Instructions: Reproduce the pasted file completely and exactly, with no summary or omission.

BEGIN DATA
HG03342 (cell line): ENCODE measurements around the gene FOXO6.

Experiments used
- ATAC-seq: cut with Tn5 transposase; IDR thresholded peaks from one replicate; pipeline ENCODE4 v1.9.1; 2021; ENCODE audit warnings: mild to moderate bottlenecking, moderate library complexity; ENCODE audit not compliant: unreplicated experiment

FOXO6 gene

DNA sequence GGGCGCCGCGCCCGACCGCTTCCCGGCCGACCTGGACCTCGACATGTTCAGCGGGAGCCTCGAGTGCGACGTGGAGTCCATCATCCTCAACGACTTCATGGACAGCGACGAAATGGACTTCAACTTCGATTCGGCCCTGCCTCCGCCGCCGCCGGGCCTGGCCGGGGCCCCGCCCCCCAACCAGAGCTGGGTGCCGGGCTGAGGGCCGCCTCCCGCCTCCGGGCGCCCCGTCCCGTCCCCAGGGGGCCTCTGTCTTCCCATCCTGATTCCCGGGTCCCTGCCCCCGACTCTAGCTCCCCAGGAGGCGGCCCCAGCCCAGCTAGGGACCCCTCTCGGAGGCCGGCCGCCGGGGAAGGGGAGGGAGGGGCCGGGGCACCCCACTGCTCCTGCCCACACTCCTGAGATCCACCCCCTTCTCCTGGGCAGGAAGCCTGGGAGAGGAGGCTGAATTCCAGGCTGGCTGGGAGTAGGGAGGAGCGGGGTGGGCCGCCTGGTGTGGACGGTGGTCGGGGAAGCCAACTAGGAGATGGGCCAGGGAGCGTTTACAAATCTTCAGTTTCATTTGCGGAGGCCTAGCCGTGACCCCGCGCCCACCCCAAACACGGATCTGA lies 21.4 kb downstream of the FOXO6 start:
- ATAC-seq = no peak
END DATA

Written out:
HG03342 (cell line): ENCODE measurements around the gene FOXO6.

Experiments used
- ATAC-seq: cut with Tn5 transposase; IDR thresholded peaks from one replicate; pipeline ENCODE4 v1.9.1; 2021; ENCODE audit warnings: mild to moderate bottlenecking, moderate library complexity; ENCODE audit not compliant: unreplicated experiment

FOXO6 gene

DNA sequence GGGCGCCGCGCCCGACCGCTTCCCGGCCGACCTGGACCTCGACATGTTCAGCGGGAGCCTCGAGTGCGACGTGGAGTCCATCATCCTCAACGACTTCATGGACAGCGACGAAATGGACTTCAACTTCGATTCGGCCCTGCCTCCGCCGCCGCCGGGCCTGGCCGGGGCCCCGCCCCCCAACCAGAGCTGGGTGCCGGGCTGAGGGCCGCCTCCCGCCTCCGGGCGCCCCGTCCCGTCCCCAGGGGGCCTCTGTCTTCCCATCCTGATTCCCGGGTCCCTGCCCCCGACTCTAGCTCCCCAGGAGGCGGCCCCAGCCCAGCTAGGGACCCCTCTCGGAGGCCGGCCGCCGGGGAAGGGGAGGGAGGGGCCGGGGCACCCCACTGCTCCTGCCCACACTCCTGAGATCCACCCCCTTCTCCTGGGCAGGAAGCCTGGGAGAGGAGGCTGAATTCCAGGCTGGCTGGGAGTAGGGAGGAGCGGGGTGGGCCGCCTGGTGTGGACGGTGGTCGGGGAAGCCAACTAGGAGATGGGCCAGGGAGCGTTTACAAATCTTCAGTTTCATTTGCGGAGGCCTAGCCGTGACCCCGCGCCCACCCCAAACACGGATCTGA lies 21.4 kb downstream of the FOXO6 start:
- ATAC-seq = no peak